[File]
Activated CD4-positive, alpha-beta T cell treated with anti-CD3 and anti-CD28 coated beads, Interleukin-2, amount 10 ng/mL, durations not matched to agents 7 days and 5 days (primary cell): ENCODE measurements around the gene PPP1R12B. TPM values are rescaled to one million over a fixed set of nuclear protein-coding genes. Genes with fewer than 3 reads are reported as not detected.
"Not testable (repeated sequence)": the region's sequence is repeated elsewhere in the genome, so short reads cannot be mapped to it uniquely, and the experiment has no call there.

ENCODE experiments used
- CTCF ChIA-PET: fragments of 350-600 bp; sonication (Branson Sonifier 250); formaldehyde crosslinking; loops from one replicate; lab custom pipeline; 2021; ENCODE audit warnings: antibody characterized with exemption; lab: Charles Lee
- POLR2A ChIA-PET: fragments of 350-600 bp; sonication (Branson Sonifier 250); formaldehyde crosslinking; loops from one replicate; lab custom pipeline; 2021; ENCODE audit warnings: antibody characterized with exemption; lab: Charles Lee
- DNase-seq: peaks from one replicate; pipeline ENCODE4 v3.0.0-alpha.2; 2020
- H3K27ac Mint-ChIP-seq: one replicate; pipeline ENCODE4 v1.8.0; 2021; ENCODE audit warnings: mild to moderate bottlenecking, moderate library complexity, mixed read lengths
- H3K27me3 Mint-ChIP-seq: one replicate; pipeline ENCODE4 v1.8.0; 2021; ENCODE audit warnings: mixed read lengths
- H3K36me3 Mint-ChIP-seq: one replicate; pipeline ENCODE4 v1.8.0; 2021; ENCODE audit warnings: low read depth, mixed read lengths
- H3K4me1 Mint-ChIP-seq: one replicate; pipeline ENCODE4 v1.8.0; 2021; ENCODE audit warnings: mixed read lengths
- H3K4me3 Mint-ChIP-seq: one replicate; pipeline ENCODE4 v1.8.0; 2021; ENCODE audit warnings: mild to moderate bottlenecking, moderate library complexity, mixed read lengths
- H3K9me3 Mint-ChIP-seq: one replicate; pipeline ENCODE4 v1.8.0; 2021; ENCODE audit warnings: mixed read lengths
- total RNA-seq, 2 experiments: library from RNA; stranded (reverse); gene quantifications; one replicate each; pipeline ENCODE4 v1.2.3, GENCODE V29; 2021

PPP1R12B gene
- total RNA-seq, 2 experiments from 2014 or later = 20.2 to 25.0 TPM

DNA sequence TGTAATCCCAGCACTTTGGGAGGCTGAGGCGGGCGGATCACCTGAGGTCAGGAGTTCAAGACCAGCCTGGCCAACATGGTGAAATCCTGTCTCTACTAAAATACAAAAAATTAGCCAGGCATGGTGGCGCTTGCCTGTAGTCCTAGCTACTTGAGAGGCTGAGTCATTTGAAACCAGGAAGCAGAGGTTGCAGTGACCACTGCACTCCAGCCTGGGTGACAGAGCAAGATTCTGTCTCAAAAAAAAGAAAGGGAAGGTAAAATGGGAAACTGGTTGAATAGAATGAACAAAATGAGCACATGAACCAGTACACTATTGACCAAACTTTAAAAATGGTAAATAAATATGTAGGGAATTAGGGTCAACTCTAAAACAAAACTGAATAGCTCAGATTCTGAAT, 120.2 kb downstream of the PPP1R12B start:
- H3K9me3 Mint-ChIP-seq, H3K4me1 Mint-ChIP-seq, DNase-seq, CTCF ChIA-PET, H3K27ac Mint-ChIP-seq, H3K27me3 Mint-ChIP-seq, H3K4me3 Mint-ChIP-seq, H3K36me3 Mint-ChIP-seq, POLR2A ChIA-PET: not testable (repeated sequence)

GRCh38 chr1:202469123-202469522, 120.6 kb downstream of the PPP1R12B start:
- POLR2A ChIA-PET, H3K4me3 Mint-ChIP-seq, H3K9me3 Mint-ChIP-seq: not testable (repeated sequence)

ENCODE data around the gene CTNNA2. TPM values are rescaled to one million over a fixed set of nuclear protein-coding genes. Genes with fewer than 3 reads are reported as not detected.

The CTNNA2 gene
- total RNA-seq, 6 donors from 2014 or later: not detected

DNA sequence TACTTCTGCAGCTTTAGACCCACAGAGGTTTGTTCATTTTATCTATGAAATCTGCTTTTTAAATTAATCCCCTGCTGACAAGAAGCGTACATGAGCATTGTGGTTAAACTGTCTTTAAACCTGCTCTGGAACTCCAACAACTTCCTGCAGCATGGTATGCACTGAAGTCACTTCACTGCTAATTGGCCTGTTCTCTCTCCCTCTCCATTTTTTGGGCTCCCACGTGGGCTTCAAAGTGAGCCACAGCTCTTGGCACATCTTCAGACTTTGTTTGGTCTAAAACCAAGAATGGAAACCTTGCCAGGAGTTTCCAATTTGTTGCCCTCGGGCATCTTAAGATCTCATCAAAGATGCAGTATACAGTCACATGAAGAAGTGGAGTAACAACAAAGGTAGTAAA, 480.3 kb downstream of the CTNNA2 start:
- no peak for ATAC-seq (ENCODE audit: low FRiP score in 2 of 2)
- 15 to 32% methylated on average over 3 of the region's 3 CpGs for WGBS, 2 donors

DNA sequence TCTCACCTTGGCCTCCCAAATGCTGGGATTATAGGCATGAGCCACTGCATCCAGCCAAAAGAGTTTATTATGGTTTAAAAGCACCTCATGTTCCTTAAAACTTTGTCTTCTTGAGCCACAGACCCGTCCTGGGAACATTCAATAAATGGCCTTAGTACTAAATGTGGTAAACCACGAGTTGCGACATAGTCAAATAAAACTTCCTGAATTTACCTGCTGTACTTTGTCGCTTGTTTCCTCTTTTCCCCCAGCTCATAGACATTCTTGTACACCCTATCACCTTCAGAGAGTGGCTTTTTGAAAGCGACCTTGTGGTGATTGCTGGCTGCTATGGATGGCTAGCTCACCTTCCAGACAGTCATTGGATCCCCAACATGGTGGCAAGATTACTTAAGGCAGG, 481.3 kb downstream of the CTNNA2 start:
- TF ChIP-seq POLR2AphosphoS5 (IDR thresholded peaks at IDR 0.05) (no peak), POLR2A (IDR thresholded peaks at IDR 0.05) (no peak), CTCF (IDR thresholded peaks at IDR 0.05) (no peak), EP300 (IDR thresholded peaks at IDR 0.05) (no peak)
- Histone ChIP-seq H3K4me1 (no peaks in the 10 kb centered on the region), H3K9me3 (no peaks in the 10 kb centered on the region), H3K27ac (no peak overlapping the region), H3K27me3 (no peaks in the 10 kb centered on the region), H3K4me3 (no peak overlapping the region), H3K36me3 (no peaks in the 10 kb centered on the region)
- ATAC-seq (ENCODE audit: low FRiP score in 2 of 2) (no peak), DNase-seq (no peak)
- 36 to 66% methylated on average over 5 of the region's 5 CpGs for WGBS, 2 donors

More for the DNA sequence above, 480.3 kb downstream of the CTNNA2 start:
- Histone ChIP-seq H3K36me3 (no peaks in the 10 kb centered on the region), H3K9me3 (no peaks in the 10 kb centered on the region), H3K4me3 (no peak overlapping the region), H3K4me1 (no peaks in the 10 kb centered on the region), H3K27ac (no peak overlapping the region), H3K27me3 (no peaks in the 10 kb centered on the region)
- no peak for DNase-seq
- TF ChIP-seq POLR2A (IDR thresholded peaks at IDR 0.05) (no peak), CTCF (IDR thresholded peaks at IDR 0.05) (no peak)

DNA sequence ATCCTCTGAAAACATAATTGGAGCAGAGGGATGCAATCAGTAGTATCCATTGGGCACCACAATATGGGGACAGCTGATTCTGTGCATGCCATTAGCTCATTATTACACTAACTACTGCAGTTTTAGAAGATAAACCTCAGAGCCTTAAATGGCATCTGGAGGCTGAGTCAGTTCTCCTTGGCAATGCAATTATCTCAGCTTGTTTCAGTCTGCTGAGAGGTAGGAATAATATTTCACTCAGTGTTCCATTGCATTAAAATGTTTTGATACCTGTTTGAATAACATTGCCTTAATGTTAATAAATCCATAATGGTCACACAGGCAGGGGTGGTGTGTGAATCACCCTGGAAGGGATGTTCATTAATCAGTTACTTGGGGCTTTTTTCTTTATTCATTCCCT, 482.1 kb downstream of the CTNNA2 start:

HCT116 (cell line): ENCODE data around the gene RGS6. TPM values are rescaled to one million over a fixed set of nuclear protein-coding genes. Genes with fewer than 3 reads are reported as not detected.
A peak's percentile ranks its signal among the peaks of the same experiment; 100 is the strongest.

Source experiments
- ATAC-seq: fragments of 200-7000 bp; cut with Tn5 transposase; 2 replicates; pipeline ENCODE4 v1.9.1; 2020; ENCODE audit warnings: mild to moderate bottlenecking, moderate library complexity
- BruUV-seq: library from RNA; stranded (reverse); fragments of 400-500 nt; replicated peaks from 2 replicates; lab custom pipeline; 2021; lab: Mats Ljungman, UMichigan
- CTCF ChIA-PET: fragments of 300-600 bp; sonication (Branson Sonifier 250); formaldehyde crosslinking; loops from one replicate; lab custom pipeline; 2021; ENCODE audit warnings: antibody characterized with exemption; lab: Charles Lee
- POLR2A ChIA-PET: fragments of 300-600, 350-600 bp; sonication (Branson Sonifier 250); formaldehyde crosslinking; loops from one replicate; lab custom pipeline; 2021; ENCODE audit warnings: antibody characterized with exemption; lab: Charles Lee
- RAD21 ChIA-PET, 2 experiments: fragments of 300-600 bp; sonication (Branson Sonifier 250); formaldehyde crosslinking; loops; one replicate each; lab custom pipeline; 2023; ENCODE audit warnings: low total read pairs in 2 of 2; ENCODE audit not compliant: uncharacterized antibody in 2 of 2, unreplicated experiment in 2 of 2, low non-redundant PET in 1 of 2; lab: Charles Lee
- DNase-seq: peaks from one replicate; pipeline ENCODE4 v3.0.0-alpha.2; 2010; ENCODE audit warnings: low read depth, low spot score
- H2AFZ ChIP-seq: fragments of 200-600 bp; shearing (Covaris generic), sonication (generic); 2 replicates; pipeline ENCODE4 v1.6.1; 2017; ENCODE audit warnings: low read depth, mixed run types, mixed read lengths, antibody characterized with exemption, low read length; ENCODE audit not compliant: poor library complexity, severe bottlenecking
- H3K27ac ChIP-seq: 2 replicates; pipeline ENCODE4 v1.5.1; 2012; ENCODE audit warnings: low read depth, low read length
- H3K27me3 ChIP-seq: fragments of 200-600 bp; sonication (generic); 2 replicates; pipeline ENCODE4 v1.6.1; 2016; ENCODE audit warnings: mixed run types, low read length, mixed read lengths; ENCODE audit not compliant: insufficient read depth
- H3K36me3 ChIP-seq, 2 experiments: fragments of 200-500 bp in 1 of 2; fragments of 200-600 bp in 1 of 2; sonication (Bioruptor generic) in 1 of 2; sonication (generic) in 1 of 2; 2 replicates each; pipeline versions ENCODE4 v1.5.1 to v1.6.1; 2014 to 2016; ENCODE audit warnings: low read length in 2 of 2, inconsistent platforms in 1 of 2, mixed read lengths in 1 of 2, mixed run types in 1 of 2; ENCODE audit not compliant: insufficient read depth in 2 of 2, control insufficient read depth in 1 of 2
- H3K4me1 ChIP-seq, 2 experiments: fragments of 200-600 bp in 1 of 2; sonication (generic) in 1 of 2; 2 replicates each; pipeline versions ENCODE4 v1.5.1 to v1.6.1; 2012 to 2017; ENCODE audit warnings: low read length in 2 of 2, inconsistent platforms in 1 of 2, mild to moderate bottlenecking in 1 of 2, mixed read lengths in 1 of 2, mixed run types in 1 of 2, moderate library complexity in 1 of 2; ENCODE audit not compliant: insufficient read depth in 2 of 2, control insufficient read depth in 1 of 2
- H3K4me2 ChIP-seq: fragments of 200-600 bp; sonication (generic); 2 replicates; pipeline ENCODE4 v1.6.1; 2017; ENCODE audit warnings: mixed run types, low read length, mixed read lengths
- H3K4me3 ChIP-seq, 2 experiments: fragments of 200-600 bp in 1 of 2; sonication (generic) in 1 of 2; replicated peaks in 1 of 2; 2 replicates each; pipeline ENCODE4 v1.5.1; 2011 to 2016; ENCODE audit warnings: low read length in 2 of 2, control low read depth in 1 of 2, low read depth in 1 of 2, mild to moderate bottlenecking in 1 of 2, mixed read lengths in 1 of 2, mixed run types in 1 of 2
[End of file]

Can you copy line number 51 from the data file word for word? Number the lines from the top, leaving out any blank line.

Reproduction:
- H3K4me3 ChIP-seq, 2 experiments: fragments of 200-600 bp in 1 of 2; sonication (generic) in 1 of 2; replicated peaks in 1 of 2; 2 replicates each; pipeline ENCODE4 v1.5.1; 2011 to 2016; ENCODE audit warnings: low read length in 2 of 2, control low read depth in 1 of 2, low read depth in 1 of 2, mild to moderate bottlenecking in 1 of 2, mixed read lengths in 1 of 2, mixed run types in 1 of 2